Two chicks fledged from this site last year, but this year only one of the adults were present and no chicks. The nest was in the chimney, though the adult was roosting in the tiny roofspace on the left of the building, accessed through a single missing slate (Photo: M.O'Clery).

28 July 2013

Barn Owl chick, or fluffy toy?

Barn Owl chick, Co. Kerry, 24th July 2013 (M.O'Clery).

If cuteness was an Olympic sport, this Barn Owl chick would win gold...

Barn Owl chick, Co. Kerry, 24th July 2013 (Filmed under licence: M.O'Clery).

This chick is about 20 days old, just old enough to regulate its own body temperature. The nest was in an old cottage in east Kerry, and is one of the few broods of three we have seen so far this summer.

27 July 2013

The Barn Owl Survey in action

This video shows an examination of a known Barn Owl site in Co. Kerry. There have been signs of the birds presence in this old farmhouse each year since the site was discovered in 2008, but the owls have not yet bred here. Two nest boxes have been placed inside the house, the site is very isolated and rarely visited, and there is ideal hunting habitat nearby, so it is absolutely perfect for Barn Owls.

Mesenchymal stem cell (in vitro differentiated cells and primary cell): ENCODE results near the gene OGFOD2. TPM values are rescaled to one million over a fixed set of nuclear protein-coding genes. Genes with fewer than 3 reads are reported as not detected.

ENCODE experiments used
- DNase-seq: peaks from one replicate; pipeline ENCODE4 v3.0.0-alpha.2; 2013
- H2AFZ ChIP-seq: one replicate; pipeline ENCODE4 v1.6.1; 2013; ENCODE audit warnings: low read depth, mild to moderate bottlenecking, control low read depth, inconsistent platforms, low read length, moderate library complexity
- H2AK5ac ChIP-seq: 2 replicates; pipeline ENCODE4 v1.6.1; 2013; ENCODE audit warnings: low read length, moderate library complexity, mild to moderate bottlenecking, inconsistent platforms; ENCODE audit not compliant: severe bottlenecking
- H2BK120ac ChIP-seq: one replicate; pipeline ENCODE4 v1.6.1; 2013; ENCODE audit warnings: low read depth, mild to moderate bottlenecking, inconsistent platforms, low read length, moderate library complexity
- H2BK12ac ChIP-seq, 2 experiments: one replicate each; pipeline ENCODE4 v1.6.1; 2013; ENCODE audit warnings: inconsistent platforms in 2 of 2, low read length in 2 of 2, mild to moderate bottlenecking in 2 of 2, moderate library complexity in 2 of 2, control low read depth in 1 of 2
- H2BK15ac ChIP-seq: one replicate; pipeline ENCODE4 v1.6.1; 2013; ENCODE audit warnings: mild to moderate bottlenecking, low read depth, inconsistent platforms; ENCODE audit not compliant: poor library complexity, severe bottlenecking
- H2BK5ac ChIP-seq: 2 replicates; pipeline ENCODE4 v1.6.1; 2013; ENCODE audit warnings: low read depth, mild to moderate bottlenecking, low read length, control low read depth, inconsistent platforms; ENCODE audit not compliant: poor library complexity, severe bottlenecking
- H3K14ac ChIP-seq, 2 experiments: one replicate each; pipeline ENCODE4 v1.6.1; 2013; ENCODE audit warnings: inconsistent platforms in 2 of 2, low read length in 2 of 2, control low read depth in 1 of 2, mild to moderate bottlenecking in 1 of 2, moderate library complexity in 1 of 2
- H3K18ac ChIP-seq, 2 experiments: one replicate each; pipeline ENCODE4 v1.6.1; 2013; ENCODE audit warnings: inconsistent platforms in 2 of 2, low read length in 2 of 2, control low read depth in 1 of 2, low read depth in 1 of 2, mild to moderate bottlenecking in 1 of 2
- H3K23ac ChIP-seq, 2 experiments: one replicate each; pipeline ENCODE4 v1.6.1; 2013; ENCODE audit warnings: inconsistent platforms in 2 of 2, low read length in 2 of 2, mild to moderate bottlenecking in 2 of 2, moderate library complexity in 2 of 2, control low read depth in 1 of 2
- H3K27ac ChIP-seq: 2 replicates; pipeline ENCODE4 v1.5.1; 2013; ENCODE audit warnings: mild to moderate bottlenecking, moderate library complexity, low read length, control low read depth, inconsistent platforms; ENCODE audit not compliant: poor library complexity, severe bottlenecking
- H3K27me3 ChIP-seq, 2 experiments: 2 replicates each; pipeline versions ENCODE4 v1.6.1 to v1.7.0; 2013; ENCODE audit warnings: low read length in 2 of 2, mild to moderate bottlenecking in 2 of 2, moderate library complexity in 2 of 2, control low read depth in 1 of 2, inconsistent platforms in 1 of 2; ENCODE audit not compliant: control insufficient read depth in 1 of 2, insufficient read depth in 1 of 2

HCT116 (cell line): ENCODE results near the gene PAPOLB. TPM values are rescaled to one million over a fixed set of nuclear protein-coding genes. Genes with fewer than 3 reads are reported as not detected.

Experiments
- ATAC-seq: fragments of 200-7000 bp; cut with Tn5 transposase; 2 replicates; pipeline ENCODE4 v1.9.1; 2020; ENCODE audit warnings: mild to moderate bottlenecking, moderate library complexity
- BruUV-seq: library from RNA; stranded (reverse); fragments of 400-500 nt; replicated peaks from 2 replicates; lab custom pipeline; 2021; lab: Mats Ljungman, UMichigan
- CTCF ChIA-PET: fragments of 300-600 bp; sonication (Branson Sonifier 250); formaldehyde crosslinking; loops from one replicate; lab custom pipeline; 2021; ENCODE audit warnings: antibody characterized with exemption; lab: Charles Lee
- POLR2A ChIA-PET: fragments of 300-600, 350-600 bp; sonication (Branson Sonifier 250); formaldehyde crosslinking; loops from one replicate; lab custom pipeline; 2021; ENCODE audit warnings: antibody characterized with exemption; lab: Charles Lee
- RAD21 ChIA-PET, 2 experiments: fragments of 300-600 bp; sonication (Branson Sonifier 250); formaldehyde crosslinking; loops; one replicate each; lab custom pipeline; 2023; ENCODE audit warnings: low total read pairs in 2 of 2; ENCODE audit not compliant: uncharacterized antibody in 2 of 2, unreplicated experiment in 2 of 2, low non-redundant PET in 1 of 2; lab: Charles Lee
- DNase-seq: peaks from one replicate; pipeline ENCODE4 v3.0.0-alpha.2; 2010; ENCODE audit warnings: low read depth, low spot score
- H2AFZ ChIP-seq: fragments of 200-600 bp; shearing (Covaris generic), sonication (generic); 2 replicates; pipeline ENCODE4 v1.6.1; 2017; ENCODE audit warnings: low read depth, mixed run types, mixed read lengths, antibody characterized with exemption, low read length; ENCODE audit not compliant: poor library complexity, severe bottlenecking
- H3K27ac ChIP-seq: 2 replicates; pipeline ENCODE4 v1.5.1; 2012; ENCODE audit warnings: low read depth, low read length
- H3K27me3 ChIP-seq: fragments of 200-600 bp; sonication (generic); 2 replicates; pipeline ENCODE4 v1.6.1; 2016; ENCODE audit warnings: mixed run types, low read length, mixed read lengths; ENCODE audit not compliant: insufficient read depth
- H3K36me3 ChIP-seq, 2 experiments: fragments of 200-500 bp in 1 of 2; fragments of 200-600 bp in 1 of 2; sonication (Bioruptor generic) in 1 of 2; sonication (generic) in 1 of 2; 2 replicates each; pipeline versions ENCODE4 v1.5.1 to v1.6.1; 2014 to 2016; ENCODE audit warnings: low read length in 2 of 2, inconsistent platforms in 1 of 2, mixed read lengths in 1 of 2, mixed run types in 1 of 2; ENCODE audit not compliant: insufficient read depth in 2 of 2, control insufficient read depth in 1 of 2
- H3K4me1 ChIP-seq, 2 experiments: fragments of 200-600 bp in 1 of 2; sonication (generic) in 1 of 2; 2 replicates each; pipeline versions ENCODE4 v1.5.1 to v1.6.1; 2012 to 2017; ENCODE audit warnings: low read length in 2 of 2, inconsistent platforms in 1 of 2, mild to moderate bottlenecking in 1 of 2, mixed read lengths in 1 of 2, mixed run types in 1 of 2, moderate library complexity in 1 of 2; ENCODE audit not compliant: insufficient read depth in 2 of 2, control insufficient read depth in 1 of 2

Every known site in Duhallow and Kerry is checked by us at least once each season. It can take a number of years for a site to be occupied, in some case four years or more, and at others, seemingly suitable sites have never been occupied, but in one notable case, Barn Owls occupied and nested in an Owl nest box within just a few weeks of its installation.

Let's have a look and see what's going on here...

26 July 2013

How long does a Barn Owl live?

Two year old female Barn Owl, Co. Kerry, 24th July 2013 (M.O'Clery).

Barn Owls are generally short lived birds, and since ringing of Barn Owls began in Ireland in 2008 only a handful of birds ever caught and ringed have been three or more years old. This is a two year old, a female, which was trapped at the same site as last year, an old mansion in Kerry in July 2012 (you can see an account of that on this page HERE)